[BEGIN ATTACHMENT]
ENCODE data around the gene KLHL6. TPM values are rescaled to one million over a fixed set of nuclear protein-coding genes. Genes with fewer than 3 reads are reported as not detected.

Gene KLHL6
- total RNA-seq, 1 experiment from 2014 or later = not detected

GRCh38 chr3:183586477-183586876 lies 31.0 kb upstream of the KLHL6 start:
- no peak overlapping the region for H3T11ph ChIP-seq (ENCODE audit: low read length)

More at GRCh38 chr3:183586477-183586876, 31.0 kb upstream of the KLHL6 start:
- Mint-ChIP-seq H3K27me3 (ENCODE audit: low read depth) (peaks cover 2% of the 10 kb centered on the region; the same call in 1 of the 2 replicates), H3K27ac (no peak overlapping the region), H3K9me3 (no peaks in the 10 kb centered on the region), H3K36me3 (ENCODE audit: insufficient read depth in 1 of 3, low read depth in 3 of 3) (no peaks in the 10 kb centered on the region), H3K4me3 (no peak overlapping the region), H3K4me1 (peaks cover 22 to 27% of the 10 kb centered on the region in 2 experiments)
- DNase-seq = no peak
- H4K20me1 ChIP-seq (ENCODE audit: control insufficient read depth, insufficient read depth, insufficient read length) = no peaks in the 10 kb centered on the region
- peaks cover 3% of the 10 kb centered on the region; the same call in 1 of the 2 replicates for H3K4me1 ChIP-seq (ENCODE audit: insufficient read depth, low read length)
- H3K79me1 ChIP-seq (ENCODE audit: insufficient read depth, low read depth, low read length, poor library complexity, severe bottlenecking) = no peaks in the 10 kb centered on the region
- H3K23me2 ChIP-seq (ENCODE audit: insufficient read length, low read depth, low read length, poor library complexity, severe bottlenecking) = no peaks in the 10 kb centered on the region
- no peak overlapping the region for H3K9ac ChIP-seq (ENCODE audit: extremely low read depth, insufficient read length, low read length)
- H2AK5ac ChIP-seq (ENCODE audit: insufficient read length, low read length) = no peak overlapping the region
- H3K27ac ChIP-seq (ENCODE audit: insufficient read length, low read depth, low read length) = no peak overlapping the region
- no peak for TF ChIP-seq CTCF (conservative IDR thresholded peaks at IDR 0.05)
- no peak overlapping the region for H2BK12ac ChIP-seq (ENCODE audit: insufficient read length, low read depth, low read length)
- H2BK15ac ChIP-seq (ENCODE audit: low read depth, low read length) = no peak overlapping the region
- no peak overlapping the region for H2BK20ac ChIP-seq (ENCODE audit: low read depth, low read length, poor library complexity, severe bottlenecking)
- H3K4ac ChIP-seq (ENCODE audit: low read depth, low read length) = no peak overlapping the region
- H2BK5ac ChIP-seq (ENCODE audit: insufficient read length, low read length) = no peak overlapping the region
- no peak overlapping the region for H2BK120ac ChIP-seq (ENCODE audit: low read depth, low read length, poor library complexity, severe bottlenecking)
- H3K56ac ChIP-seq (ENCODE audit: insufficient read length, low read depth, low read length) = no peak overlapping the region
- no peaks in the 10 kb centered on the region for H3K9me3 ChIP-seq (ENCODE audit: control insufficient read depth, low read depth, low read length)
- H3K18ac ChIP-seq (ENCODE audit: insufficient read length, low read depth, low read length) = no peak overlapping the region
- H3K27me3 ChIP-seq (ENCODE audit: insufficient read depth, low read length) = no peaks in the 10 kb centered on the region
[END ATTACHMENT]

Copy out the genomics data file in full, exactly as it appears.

ENCODE data around the gene KLHL6. TPM values are rescaled to one million over a fixed set of nuclear protein-coding genes. Genes with fewer than 3 reads are reported as not detected.

Gene KLHL6
- total RNA-seq, 1 experiment from 2014 or later = not detected

GRCh38 chr3:183586477-183586876 lies 31.0 kb upstream of the KLHL6 start:
- no peak overlapping the region for H3T11ph ChIP-seq (ENCODE audit: low read length)

More at GRCh38 chr3:183586477-183586876, 31.0 kb upstream of the KLHL6 start:
- Mint-ChIP-seq H3K27me3 (ENCODE audit: low read depth) (peaks cover 2% of the 10 kb centered on the region; the same call in 1 of the 2 replicates), H3K27ac (no peak overlapping the region), H3K9me3 (no peaks in the 10 kb centered on the region), H3K36me3 (ENCODE audit: insufficient read depth in 1 of 3, low read depth in 3 of 3) (no peaks in the 10 kb centered on the region), H3K4me3 (no peak overlapping the region), H3K4me1 (peaks cover 22 to 27% of the 10 kb centered on the region in 2 experiments)
- DNase-seq = no peak
- H4K20me1 ChIP-seq (ENCODE audit: control insufficient read depth, insufficient read depth, insufficient read length) = no peaks in the 10 kb centered on the region
- peaks cover 3% of the 10 kb centered on the region; the same call in 1 of the 2 replicates for H3K4me1 ChIP-seq (ENCODE audit: insufficient read depth, low read length)
- H3K79me1 ChIP-seq (ENCODE audit: insufficient read depth, low read depth, low read length, poor library complexity, severe bottlenecking) = no peaks in the 10 kb centered on the region
- H3K23me2 ChIP-seq (ENCODE audit: insufficient read length, low read depth, low read length, poor library complexity, severe bottlenecking) = no peaks in the 10 kb centered on the region
- no peak overlapping the region for H3K9ac ChIP-seq (ENCODE audit: extremely low read depth, insufficient read length, low read length)
- H2AK5ac ChIP-seq (ENCODE audit: insufficient read length, low read length) = no peak overlapping the region
- H3K27ac ChIP-seq (ENCODE audit: insufficient read length, low read depth, low read length) = no peak overlapping the region
- no peak for TF ChIP-seq CTCF (conservative IDR thresholded peaks at IDR 0.05)
- no peak overlapping the region for H2BK12ac ChIP-seq (ENCODE audit: insufficient read length, low read depth, low read length)
- H2BK15ac ChIP-seq (ENCODE audit: low read depth, low read length) = no peak overlapping the region
- no peak overlapping the region for H2BK20ac ChIP-seq (ENCODE audit: low read depth, low read length, poor library complexity, severe bottlenecking)
- H3K4ac ChIP-seq (ENCODE audit: low read depth, low read length) = no peak overlapping the region
- H2BK5ac ChIP-seq (ENCODE audit: insufficient read length, low read length) = no peak overlapping the region
- no peak overlapping the region for H2BK120ac ChIP-seq (ENCODE audit: low read depth, low read length, poor library complexity, severe bottlenecking)
- H3K56ac ChIP-seq (ENCODE audit: insufficient read length, low read depth, low read length) = no peak overlapping the region
- no peaks in the 10 kb centered on the region for H3K9me3 ChIP-seq (ENCODE audit: control insufficient read depth, low read depth, low read length)
- H3K18ac ChIP-seq (ENCODE audit: insufficient read length, low read depth, low read length) = no peak overlapping the region
- H3K27me3 ChIP-seq (ENCODE audit: insufficient read depth, low read length) = no peaks in the 10 kb centered on the region